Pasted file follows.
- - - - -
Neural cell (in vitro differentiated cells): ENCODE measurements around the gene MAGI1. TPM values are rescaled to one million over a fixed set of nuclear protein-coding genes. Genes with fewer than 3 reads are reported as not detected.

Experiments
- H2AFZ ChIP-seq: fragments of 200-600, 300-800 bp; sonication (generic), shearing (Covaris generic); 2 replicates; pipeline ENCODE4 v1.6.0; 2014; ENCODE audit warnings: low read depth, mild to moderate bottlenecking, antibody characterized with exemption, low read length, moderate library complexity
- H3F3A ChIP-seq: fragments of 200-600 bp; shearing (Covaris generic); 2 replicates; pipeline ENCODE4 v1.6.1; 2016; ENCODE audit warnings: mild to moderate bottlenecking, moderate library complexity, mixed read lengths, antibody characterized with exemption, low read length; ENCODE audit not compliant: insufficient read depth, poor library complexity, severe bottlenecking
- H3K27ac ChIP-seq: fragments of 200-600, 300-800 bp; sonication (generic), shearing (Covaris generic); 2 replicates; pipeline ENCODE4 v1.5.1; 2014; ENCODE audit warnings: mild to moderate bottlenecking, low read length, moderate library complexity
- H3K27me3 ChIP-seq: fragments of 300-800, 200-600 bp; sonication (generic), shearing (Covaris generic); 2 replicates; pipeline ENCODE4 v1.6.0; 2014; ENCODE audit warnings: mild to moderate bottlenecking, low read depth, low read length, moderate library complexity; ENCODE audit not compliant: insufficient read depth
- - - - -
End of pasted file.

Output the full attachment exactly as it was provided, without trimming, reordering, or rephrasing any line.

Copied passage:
Neural cell (in vitro differentiated cells): ENCODE measurements around the gene MAGI1. TPM values are rescaled to one million over a fixed set of nuclear protein-coding genes. Genes with fewer than 3 reads are reported as not detected.

Experiments
- H2AFZ ChIP-seq: fragments of 200-600, 300-800 bp; sonication (generic), shearing (Covaris generic); 2 replicates; pipeline ENCODE4 v1.6.0; 2014; ENCODE audit warnings: low read depth, mild to moderate bottlenecking, antibody characterized with exemption, low read length, moderate library complexity
- H3F3A ChIP-seq: fragments of 200-600 bp; shearing (Covaris generic); 2 replicates; pipeline ENCODE4 v1.6.1; 2016; ENCODE audit warnings: mild to moderate bottlenecking, moderate library complexity, mixed read lengths, antibody characterized with exemption, low read length; ENCODE audit not compliant: insufficient read depth, poor library complexity, severe bottlenecking
- H3K27ac ChIP-seq: fragments of 200-600, 300-800 bp; sonication (generic), shearing (Covaris generic); 2 replicates; pipeline ENCODE4 v1.5.1; 2014; ENCODE audit warnings: mild to moderate bottlenecking, low read length, moderate library complexity
- H3K27me3 ChIP-seq: fragments of 300-800, 200-600 bp; sonication (generic), shearing (Covaris generic); 2 replicates; pipeline ENCODE4 v1.6.0; 2014; ENCODE audit warnings: mild to moderate bottlenecking, low read depth, low read length, moderate library complexity; ENCODE audit not compliant: insufficient read depth